A tour around 3D graphics

The process of rendering a 3D space on a flat screen is complex and fascinating. Computer graphics is what brings numbers and symbols to colorful life on a screen. This article will briefly explain what is done in rendering engines to transform raw components to a rendered picture.

Source: Mo

Mesh

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It all starts with a spatial data. 3D models, either artistic or industrial, consist of vertices and faces. Every vertex has it’s position and a normal vector, which is a direction where the vertex is „looking at”. Faces are just sets of vertices. Some might be surprised, but it does matter whether the vertices are listed clockwise or counterclockwise — typically faces are visible only from one side! The vertices and faces of an object are collectively called a mesh.

Camera

Source: ithare.com

Supposing we have a few models placed on a scene, we need to place a camera. Essentially, a camera is a point directed in some way. Knowing the position and direction of the camera and all the objects (expressed in scene’s space coordinates), we can decide what objects will be „seen” — be inside of a camera frustum. The frustum usually has a shape of a truncated pyramid bound by clipping planes.

Rasterization

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A screen consists of little dots called pixels. The matrix of these pixels is called a raster. During the process of rasterization, some linear algebra is used to determine which pixels of screen’s raster are occupied by which objects. These objects are then painted on the raster from the furthest to the closest, in an order stored in z-buffer, a matrix of values telling how far from the camera are rendered things.

Textures

Source: Aleksandar Pasaric

What is the color of our objects? If we want to determine this, we need Textures. Those are 2D pictures storing some data as colors. They „wrap” meshes around. We can put many textures on a single mesh in order to provide many kinds of data. The textures are used to tell the shaders (programs running on Graphic Processing Unit), what is the value of some parameter of a mesh at certain point. Some popular meanings are e.g. albedo — the plain color unaffected by anything, roughness, emission. UV unwrapping is the process of cutting a mesh along the edges so that it is stretched as little as possible when laid on a plane.

Light: Interpolated light

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One could see with a naked eye that this description lacks something important. Nothing can be seen by humans without light, the wonderful physical phenomena that allows our miraculous perception of the world. The first approach used to solve this problem was computationally effective, but not very realistic. We can calculate the brightness of every pixel on the raster knowing it’s normal vector and the coordinates of light sources. The exact formulas vary depending on the shading model we use, but they rely mostly on trigonometry. Such approaches basing on interpolation, e.g. the Phong model, are widely used in the real-time computer graphics, where every frame needs to be rendered quickly enough for the user to not cause delays.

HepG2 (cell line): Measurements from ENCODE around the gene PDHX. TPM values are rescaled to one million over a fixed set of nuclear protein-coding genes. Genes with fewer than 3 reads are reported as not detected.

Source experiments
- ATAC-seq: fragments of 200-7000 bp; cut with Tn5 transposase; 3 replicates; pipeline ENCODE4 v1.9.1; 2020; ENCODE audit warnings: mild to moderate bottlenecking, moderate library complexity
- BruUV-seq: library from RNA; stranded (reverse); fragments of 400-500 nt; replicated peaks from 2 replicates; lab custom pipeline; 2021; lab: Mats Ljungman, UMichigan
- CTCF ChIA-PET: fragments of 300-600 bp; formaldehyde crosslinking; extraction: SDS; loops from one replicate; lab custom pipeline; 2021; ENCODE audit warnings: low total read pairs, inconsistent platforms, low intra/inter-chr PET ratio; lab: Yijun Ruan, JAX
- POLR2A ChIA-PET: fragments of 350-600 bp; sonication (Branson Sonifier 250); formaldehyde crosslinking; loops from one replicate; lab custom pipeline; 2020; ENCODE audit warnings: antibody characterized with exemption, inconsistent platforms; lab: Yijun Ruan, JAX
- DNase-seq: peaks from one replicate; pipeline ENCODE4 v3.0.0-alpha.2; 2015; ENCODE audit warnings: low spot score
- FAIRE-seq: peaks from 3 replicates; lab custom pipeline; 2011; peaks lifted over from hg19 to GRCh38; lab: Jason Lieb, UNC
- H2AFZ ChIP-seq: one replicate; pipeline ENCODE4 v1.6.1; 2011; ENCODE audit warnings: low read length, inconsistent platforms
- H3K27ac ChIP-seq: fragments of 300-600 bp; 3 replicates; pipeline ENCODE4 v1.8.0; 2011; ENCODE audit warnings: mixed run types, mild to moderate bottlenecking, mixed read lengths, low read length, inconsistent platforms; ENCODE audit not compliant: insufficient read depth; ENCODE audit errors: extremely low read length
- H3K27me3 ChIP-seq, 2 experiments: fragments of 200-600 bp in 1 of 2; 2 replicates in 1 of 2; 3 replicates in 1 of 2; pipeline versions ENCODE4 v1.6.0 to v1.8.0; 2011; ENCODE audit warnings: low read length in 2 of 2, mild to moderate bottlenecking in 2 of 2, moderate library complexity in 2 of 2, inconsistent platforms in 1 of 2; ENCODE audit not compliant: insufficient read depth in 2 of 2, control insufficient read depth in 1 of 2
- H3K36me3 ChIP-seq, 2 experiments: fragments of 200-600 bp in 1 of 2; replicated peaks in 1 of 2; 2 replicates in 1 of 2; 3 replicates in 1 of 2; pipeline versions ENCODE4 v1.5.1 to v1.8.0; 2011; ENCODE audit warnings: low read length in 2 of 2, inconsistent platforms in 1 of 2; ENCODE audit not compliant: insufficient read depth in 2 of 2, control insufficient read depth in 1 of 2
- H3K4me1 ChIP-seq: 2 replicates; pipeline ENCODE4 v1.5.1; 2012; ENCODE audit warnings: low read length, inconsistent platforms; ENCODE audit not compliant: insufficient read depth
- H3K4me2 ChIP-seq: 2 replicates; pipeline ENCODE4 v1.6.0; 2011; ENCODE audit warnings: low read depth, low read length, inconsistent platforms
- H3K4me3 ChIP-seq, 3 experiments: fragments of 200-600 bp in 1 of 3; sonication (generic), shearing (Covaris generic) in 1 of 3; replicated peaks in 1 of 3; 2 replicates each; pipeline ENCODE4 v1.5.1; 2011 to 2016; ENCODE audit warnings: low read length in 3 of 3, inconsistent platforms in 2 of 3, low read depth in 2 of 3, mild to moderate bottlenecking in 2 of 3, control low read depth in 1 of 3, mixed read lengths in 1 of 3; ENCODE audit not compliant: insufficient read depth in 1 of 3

Light: Raytracing

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However, if we don’t hurry because we are rendering a static picture (or many of them, later assembled to a movie), we can use a much more realistic approach, involving raytracing. The idea is taken straight from the physical world surrounding us: the color of every point we see is just a wavelength of a ray of light that hits our eye from this exact direction. Yes, every second of life we are attacked with myriads of rays, straight into our eyes. For every ray we know the direction where it came from, which allows us to trace it. This is done in raytracing — we follow a ray that hit the camera’s eye to its origin and see what substances did it reflect from. Due to the properties of substance’s surface, density and structure, the wavelength (and thus — color) is changed in some way we know. Having traced a few reflections, knowing the light distribution of substances, we can accurately set the color of a pixel.

Shaders and rendering pipeline

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As mentioned before, shaders are programs running on GPU rather than CPU. They can be programmed to manipulate what is on the screen, usually using a huge amount of maths. Some shaders, like compute shader are not used to produce visual effects, but to perform difficult calculations. On the GPU, the data is passed from shader to shader in such a way that the output of one shader is the input of another — that’s why it’s called a rendering pipeline. The most important shader types include vertex shaders, which can move around the vertices of a mesh, and pixel shader, also known as fragment shader, which handles the rasterization. With a good understanding of shaders and an artistic touch, dull meshes can be turned into beautiful things.

Those are just a few components contributing to computer graphics. All these steps are taking place during production of our favorite animations, games and breathtaking renders. With existing software like Blender or Brush, virtually everybody can dive into the vast field of CG and find there something they enjoy. The selection is wide — from 3D modeling via creating textures to programming shaders.

Written by: Adam Leczkowski

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